December 7 2013 Latest news:
Wednesday, June 19, 2013
Wimbledon’s clinical procedure for determining its men’s seeds was called into question today as Rafael Nadal was afforded scant grace for his stunning career record on grass or his world-leading seven titles this year.
Instead, Nadal found his seeding unmoved from his world ranking of fifth, an arguably false position caused by a seven-month injury lay-off from which he returned in February.
At number four in the seedings stood David Ferrer, a fellow Spaniard of Nadal who has reached one Wimbledon quarter-final and never won a major.
Nadal has won the grass-court grand slam twice, in 2008 and 2010, and been a runner-up in south-west London three times, and has made a mockery this year of suggestions his career could be at a crossroads after the knee trouble that forced him onto the sidelines for the second half of last season.
Brad Gilbert, the former coach of Andy Murray and Andre Agassi, said Wimbledon’s decision was a “100% joke”.
It came about not through deliberation of the tournament’s selection committee, but by the mathematical formula adopted by Wimbledon after liaison with the men’s tour, the ATP, in 2002.
World ranking is the first factor taken into consideration, with a player’s points supplemented by another layer of points gleaned from the grass-court events he has played in the past 12 months, and a final tranche coming in the form of 75% of the points he collected in the previous 12 months.
That meant Nadal’s run to the 2011 final counted in his favour, but last year’s second-round loss to Czech player Lukas Rosol hit him hard.
While Nadal may wonder what more he could have done this year to earn a top-four seeding - since his return he has lost just two matches and landed his eighth French Open title - there was no doubting Wimbledon’s decision would make Friday’s draw suddenly more than the routine occasion it can typically be.
If the leading players progress according to their seeding, Nadal will lie in wait in the quarter-finals for one of world number one Novak Djokovic, number two Andy Murray, defending champion Roger Federer, or Ferrer.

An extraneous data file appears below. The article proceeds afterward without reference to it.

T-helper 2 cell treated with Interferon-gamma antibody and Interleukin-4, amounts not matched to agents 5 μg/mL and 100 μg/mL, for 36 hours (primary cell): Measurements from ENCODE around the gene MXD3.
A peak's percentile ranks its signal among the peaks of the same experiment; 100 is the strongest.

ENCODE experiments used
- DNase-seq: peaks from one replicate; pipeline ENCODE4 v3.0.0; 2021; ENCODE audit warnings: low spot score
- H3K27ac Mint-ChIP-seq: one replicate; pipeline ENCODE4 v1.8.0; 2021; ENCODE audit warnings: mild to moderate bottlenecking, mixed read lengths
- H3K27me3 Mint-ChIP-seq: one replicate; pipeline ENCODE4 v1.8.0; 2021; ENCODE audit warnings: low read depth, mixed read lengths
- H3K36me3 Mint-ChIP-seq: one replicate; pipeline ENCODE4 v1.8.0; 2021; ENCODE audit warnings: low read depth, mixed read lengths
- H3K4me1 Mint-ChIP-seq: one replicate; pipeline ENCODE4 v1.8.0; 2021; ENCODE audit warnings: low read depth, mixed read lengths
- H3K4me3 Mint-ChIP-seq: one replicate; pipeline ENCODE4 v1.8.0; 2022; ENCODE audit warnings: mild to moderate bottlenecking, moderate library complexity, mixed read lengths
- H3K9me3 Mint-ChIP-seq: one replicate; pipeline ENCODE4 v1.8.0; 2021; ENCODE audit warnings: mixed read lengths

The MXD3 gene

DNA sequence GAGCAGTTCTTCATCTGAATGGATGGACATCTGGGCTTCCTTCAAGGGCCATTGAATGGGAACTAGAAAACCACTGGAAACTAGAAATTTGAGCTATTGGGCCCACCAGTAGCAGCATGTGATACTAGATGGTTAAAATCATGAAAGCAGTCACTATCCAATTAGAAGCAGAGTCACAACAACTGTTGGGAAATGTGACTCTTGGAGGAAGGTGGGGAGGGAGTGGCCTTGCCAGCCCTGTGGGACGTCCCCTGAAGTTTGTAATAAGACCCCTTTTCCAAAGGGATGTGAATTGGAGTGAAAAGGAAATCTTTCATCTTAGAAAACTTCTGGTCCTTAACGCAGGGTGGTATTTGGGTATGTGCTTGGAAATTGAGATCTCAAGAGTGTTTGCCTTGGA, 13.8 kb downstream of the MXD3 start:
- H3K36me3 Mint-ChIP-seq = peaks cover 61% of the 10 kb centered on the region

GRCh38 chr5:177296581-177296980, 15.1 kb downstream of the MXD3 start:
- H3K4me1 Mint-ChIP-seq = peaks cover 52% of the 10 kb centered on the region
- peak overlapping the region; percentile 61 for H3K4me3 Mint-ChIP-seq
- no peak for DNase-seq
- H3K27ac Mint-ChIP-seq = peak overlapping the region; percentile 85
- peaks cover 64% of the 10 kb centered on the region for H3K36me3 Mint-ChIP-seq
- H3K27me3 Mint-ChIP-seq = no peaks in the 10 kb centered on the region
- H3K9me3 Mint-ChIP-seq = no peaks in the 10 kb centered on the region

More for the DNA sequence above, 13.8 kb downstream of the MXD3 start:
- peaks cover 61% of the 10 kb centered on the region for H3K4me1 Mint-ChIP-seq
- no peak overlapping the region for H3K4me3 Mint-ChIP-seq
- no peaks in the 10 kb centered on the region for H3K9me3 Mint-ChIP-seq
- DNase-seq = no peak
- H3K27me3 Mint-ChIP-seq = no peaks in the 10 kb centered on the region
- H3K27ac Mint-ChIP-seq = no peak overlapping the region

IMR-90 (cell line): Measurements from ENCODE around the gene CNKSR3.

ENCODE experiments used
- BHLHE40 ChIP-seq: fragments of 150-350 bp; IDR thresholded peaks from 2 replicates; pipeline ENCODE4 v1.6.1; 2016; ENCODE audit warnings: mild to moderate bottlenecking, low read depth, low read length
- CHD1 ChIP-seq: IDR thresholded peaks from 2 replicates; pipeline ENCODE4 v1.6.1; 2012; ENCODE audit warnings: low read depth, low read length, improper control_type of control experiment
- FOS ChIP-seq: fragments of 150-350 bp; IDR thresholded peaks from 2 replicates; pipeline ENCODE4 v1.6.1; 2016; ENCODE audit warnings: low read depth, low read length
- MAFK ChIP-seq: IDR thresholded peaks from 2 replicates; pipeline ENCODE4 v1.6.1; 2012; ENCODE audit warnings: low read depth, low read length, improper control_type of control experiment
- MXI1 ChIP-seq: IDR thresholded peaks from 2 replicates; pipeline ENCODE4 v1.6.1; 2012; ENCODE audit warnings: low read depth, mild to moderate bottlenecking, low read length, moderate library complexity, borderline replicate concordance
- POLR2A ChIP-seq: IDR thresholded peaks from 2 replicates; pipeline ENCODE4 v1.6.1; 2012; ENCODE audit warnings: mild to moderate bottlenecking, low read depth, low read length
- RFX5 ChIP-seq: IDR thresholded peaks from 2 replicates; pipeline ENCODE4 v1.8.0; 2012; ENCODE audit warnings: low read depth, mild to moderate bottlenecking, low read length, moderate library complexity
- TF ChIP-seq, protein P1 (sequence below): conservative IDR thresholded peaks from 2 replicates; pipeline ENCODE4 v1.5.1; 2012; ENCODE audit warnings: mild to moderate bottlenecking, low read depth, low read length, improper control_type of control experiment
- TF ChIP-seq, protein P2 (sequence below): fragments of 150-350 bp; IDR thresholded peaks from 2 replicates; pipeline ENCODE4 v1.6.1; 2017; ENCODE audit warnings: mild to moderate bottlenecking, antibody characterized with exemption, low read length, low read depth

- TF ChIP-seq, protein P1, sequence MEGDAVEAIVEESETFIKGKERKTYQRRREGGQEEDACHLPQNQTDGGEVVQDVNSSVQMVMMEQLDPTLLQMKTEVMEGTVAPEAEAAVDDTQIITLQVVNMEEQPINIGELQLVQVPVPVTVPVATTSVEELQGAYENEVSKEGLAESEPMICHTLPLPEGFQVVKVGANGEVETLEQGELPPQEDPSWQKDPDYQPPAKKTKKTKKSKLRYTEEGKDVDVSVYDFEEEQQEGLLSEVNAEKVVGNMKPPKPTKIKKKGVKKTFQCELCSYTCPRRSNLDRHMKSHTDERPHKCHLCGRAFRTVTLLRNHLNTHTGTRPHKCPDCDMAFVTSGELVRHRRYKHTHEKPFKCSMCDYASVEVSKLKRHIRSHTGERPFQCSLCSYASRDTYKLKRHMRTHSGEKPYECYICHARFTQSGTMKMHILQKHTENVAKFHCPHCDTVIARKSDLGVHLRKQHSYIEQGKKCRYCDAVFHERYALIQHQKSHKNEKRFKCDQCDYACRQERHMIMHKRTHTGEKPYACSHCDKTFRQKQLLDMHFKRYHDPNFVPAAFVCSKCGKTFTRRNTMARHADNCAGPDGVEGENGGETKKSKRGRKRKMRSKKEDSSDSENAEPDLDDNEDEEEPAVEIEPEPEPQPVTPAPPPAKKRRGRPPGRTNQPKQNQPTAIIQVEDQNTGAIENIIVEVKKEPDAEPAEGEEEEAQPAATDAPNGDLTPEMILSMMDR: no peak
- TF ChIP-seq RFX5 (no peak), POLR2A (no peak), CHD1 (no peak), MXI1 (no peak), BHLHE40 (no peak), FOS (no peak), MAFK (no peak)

The potential therefore remains for Murray to have to overcome Nadal, Federer and Djokovic in succession from the last-eight stage onwards to achieve his dream of adding the Wimbledon title to his US Open triumph.
Gilbert wrote on Twitter: “I will say 100% joke Ferrer seeded over Rafa no.”
Nadal was at Wimbledon today, attuning himself to the grass surface. Of his nine tournaments this year, eight have been contested on clay and the other, the Indian Wells Masters event, was on a hard court.
Wimbledon say of their seeding system: “The seeding order is determined using an objective and transparent system to reflect more accurately an individual player’s grass court achievements.”
A human touch, rather than the computer’s calculations, might have produced a different outcome though.
The likes of Murray, Djokovic and Federer would argue that, to be champion, a player must beat the best and that it should not matter at what stage they are encountered.
Indeed Murray wrote in his BBC blog this week: “I’d sign up to be in the quarter-finals against Rafa tomorrow if someone offered me that.”
Bravado is great, but it would hardly be ideal for home hopes to see Nadal in Murray’s quarter of the draw.
Defending champion Serena Williams is the women’s top seed, ahead of Victoria Azarenka, Maria Sharapova and Agnieszka Radwanska, who make up the top four.
The Wimbledon committee has the authority to make changes to the women’s rankings in its seedings, but it elected not to do so this year, naming the world’s top 32 in order.
There was an early alteration when Russian Svetlana Kuznetsova withdrew due to an abdominal strain, and the world number 26’s move meant the players behind her each moved up a place, with Czech Klara Zakopalova promoted from rank and file to the number 32 seeding.
Men’s seedings (1-16):
1. Novak Djokovic (Ser)
2. Andy Murray (Gbr)
3. Roger Federer (Swi)
4. David Ferrer (Spa)
5. Rafael Nadal (Spa)
6. Jo-Wilfried Tsonga (Fra)
7. Tomas Berdych (Cze)
8. Juan Martin del Potro (Arg)
9. Richard Gasquet (Fra)
10. Marin Cilic (Cro)
11. Stanislas Wawrinka (Swi)
12. Kei Nishikori (Jpn)
13. Tommy Haas (Ger)
14. Janko Tipsarevic (Ser)
15. Nicolas Almagro (Spa)
16. Philipp Kohlschreiber (Ger)
Women’s seedings (1-16)
1. Serena Williams (USA)
2. Victoria Azarenka (Blr)
3. Maria Sharapova (Rus)
4. Agnieszka Radwanska (Pol)
5. Sara Errani (Ita)
6. Li Na (Chn)
7. Angelique Kerber (Ger)
8. Petra Kvitova (Cze)
9. Caroline Wozniacki (Den)
10. Maria Kirilenko (Rus)
11. Roberta Vinci (Ita)
12. Ana Ivanovic (Ser)
13. Nadia Petrova (Rus)
14. Samantha Stosur (Aus)
15. Marion Bartoli (Fra)
16. Jelena Jankovic (Ser)